What genius does it require to dream up and manufacture a device like Curiosity, guide it to a distant planet, drive it with radio signals from earth and cause it to send photographs back? I made a slingshot once and thought I had done something wonderful!
            Curiosity was launched 9 months ago—November 25, 2011. The Canadian Space Agency website describes the calculations necessary to “hit” another planet as follows: “It's a bit like throwing a dart at a moving target, where you extrapolate where the target will be to ensure that the projectile meets the target.” That’s really simplified, considering that Earth and Mars are both rotating and revolving in very different orbits at the same time, and that the dart in this case has 9 months to travel! Shooting a flying duck from a flatcar in a hurtling train might be more like it.
            In the course of a day, the temperature on Mars can oscillate between -128o and +27o Celsius. It's atmosphere is 90% carbon dioxide. It's windier than Saskatchewan; the CO2 tears across the surface of the red planet at an average speed of 200 KPH. After spending time on Mars, a week in Antarctica would constitute a day at the beach.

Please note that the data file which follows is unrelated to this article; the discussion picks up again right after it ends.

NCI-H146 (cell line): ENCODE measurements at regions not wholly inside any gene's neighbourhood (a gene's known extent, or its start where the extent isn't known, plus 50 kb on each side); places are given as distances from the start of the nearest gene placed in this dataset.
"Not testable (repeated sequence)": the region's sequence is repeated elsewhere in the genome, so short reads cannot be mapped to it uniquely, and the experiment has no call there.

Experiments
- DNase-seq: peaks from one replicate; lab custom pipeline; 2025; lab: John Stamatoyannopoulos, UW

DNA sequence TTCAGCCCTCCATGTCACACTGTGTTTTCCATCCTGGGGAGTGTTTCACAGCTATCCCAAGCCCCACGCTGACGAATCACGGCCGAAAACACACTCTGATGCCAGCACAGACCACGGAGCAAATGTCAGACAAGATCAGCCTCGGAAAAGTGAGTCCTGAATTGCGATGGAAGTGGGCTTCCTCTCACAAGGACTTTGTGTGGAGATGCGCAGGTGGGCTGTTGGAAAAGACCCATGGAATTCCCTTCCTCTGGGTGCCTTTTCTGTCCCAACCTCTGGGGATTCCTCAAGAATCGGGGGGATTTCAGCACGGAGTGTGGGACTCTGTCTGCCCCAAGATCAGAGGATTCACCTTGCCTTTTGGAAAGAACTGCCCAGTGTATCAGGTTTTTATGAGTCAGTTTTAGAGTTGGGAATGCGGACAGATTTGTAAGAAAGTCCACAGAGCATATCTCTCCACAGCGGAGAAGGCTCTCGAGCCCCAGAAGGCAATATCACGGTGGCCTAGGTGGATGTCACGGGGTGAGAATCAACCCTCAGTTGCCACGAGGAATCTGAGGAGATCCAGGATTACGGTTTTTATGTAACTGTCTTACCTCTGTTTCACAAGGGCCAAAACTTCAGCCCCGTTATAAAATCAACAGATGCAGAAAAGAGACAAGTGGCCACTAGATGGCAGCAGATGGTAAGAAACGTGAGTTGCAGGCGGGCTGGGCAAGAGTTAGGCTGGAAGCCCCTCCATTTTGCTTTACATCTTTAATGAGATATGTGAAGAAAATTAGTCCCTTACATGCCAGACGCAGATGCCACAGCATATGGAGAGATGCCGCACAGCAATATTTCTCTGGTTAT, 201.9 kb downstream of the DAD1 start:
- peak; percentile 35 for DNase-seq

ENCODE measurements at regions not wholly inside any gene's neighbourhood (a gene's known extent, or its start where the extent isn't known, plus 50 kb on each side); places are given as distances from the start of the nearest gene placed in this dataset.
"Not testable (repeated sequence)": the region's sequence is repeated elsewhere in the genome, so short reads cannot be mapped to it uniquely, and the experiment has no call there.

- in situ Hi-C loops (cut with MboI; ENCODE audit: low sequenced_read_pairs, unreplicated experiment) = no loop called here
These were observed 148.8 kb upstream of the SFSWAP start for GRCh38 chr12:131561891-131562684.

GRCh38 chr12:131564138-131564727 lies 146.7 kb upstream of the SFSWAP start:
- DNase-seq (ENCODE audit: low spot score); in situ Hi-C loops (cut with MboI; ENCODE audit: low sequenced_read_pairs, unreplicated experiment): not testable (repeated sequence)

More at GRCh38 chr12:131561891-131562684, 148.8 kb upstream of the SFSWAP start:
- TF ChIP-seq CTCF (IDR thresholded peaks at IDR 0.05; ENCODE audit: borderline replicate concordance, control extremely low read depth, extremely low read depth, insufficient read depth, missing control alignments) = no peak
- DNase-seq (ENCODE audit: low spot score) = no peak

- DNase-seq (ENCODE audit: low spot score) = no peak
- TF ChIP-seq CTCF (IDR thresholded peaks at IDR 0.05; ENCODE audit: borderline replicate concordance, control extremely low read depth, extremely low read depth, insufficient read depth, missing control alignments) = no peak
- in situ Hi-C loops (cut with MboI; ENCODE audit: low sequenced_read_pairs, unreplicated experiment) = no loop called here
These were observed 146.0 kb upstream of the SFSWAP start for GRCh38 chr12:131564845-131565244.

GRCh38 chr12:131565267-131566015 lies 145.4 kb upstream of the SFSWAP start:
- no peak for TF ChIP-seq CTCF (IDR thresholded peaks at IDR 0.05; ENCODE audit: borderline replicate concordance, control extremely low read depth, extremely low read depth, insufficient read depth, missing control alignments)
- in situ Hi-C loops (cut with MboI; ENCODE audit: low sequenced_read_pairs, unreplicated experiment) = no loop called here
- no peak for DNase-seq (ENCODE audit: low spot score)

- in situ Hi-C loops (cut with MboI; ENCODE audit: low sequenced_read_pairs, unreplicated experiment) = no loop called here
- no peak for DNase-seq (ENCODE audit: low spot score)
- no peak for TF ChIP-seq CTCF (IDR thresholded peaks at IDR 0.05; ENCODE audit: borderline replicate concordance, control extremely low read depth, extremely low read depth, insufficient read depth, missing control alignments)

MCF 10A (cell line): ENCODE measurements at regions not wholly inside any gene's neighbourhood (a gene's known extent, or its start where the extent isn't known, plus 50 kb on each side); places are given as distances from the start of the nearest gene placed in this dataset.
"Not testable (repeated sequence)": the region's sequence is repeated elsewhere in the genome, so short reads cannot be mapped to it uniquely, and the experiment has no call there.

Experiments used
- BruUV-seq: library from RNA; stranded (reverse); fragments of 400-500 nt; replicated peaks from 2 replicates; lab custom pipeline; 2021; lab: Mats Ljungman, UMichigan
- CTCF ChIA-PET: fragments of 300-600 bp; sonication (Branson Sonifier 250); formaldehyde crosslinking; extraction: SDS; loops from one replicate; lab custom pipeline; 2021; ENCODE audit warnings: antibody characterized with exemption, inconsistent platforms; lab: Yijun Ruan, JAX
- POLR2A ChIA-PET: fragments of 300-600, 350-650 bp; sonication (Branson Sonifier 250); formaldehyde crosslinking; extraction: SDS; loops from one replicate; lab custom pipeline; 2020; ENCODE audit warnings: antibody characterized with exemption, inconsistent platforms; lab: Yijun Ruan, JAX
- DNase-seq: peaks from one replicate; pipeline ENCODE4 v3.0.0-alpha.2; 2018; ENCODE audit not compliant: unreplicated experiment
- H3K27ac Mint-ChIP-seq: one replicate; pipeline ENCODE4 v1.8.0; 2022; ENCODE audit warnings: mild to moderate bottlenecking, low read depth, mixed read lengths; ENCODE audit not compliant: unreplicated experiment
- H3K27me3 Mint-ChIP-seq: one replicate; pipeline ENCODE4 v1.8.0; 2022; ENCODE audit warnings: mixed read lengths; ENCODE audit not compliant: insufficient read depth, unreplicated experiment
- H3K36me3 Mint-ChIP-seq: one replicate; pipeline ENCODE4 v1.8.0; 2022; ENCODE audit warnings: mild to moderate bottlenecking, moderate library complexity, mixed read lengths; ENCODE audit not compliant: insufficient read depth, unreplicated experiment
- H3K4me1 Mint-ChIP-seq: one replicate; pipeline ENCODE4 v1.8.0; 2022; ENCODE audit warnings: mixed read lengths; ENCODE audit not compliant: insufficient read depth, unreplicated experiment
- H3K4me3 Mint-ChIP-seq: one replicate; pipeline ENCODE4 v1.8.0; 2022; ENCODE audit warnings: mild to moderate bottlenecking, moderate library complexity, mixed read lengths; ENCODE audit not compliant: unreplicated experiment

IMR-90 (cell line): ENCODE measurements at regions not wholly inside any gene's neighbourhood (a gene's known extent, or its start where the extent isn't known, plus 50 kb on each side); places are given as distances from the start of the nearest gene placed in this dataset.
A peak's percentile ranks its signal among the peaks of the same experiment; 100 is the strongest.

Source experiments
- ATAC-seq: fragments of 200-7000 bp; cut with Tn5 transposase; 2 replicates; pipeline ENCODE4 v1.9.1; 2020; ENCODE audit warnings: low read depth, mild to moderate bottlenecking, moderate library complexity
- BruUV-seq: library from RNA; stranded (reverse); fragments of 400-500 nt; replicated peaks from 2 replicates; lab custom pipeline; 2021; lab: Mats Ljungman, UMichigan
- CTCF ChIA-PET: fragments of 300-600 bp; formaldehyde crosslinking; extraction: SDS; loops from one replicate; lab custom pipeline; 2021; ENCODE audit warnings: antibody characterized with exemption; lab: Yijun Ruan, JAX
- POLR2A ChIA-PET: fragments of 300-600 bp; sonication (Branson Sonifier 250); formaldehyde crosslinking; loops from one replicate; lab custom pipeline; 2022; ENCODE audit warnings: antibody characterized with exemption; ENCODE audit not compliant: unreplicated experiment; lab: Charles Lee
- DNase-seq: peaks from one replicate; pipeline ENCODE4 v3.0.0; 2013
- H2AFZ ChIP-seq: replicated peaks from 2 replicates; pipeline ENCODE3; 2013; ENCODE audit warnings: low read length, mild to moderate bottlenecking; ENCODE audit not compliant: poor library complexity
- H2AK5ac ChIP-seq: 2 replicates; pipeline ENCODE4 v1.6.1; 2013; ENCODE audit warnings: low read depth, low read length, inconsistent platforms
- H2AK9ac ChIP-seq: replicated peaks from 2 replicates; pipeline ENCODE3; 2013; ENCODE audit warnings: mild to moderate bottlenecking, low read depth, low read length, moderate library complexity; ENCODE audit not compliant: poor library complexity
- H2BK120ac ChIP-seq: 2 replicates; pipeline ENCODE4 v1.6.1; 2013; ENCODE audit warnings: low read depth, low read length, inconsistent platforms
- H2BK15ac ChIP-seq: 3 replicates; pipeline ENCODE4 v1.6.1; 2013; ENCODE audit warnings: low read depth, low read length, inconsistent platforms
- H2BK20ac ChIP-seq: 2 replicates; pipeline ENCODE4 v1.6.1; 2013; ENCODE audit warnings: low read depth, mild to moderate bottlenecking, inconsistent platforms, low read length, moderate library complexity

In the grand scale of things, is Mars near or far away? When it's nearest to us—when we're both on the same side of the sun, as it were—Mars is some 56,000,000 Km away. It's considerably farther away than that at the moment; it takes 20 minutes for a command to “turn left, you stupid robot” to reach Curiosity and another 20 minutes before you know he's actually done it. That seems far.
            But considering the approximate diameter (at this moment; check it again tomorrow) of an expanding universe (an estimated 92,000,000,000 light years) Mars, earth—indeed the sun and all its planets—exist on the head of a pin, as it were. That makes Mars seem very, very close.